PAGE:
Continuance in force of the emergency Civil War legislation, and the resulting social conditions in the 1950s and 1960sThe year 1952 saw the adoption of a new constitution, which generally followed the liberal constitutions of 1864 and 1911 but with a few amendments to make slightly more autocratic. However, the defining characteristic of this period was what one might call constitutional dualism, that is the parallel enforcement of the Emergency Laws and Decrees enacted during the so-called 'guerrilla uprising' (1947-1949), whose continued validity had been confirmed by the 1952 Revisionary Assembly.
The main law that posed the greatest threat to the Left's freedom of action was Emergency Law 375/1936, which was concerned with the crime of espionage, as well as E.L.509/1947, which outlawed the Communist Party 'and its offshoots'. In most of the trials held after the end of the Civil War, and especially after the adoption of the 1952 constitution, the charge sheet was drawn up on the basis of the provisions of E.L. 375/1936 (as in the trial of N. Beloyannis, D. Batsis, and N. Kaloumenos which resulted in their execution, the trial of N. Ploumbidis which also resulted in his execution, etc.).
A great many such legislative acts remained in force even though they patently conflicted with the provisions of the constitution, the following being just a few cases in point:
- Decree 40 of 21st June 1948 "On the confiscation of the property of participants in the bandit war"
- Decree 37 of 7th December 1947 "On stripping those involved in anti-national activity abroad of their Greek nationality"
- Emergency Law 516 of 8th January 1948 "On vetting the respect for the law of public servants, etc."
The implementation of law and order in the first two decades after the end of the Civil War was dominated by the concept of ethnikofrosyni, translatable as "national-mindedness" or "loyalty to the nation". The legacy of the Civil War was encapsulated in the practice of issuing "certificates of civic-mindedness". Anyone and everyone was potentially under suspicion of having committed any of the acts criminalized by the emergency measures adopted in 1947-1949, and so those measures were backed up by the introduction of universal vetting of citizens' socio-political views. At first, "certificates of civic-mindedness" were compulsory for everybody employed or seeking employment in public administration, the judiciary and so forth; but eventually they were needed even for the most straightforward dealings with the authorities.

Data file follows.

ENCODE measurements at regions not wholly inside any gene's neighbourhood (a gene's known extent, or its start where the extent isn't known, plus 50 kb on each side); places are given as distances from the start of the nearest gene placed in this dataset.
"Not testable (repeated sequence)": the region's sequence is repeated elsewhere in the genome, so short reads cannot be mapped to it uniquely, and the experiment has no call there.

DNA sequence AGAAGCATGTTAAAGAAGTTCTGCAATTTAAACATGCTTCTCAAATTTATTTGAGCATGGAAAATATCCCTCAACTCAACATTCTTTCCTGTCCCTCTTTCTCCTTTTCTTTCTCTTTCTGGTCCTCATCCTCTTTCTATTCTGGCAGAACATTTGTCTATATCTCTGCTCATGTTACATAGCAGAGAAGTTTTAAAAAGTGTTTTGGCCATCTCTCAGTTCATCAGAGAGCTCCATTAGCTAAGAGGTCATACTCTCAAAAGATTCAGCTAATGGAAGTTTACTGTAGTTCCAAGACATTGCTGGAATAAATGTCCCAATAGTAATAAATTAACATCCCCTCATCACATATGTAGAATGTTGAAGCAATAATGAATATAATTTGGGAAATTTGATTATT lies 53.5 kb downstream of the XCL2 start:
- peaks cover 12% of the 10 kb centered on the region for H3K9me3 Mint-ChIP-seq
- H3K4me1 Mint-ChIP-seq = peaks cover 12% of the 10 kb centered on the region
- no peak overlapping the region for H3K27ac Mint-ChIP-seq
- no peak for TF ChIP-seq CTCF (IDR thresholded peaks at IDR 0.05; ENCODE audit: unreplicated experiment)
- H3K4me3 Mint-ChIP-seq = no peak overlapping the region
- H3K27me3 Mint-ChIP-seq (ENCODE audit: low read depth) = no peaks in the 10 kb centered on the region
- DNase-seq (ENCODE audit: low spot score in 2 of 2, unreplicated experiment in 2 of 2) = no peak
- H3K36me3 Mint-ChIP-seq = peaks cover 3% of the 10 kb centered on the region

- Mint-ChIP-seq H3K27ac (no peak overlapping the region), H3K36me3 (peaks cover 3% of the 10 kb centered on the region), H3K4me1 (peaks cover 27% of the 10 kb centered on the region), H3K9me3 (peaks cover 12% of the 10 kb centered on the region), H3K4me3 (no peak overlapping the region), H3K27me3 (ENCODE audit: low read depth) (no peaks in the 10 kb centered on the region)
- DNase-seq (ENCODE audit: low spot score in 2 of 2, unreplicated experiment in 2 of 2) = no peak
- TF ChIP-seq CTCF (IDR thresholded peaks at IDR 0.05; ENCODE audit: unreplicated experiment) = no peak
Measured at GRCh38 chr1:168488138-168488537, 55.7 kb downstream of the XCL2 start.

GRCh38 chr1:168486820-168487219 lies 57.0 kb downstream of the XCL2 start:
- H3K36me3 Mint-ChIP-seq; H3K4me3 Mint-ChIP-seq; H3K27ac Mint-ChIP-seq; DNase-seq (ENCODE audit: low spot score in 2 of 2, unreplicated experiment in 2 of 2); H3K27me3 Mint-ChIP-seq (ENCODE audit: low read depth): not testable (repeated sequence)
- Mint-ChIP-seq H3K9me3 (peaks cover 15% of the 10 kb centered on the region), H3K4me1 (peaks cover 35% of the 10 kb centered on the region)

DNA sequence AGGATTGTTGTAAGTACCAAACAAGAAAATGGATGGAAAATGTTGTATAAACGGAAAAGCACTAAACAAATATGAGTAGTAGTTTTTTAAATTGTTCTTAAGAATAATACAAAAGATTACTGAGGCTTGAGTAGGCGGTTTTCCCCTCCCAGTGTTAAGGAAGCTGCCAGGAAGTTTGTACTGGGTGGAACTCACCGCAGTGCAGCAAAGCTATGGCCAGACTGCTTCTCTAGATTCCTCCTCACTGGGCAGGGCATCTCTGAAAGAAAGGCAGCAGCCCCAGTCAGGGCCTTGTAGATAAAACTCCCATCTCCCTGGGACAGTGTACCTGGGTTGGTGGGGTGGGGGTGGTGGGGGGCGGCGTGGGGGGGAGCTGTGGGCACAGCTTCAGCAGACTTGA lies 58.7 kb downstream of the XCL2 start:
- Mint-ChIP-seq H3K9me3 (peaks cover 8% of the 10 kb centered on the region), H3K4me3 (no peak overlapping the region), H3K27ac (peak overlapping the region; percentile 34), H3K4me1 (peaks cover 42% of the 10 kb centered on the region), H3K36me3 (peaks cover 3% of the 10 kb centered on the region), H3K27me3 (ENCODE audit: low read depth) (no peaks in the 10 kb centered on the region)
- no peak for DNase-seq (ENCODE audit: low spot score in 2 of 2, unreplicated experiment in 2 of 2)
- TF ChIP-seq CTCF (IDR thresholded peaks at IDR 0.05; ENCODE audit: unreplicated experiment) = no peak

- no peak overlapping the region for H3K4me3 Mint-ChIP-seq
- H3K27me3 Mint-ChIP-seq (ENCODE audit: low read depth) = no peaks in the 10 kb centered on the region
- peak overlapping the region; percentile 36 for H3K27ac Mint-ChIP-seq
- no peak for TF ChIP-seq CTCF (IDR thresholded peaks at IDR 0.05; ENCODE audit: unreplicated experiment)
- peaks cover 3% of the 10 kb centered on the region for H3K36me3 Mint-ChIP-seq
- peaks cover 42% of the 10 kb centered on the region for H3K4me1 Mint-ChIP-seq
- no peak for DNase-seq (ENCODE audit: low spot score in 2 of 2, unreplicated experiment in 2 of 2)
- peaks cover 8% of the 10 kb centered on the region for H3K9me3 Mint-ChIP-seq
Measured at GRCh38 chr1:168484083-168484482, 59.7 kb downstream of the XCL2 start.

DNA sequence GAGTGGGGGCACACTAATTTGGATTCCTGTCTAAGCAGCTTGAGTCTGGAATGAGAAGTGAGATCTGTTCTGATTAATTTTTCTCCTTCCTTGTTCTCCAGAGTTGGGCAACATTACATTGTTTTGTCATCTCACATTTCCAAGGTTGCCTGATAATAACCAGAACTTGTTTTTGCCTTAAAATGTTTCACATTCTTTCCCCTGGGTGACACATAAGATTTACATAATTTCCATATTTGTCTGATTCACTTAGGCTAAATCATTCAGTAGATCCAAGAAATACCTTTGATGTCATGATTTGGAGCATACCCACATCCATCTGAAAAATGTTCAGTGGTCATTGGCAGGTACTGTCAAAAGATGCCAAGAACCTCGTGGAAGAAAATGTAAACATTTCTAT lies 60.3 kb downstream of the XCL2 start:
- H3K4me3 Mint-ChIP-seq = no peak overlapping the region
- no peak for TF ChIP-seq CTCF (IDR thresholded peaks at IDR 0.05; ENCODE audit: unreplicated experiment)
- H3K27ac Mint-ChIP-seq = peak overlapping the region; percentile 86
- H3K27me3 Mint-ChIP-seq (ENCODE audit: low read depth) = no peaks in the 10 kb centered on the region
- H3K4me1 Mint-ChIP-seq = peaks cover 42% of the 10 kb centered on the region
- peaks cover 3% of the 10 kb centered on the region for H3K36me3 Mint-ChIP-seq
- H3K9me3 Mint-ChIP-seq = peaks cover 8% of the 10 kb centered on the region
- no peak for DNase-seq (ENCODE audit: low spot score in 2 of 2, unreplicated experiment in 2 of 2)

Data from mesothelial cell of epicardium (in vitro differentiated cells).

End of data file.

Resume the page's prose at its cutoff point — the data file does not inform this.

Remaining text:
Sentence of exile re-activatedWith the new weapon of "certificates of civic-mindedness" now hanging over the heads of all Greek citizens like a sword of Damocles, the exiles who were released from the camps little by little from 1950 onwards found that their movements were under constant surveillance by the police, because their sentence of exile had not been rescinded: they were merely on indefinite parole. And their parole was often revoked, leading to their re-internment on Ai-Stratis for a shorter or longer period.
The end of Ai-Stratis campIn 1962, following a Decision of the Greek Council of State, the few remaining exiles in Ai-Stratis finally leave the island.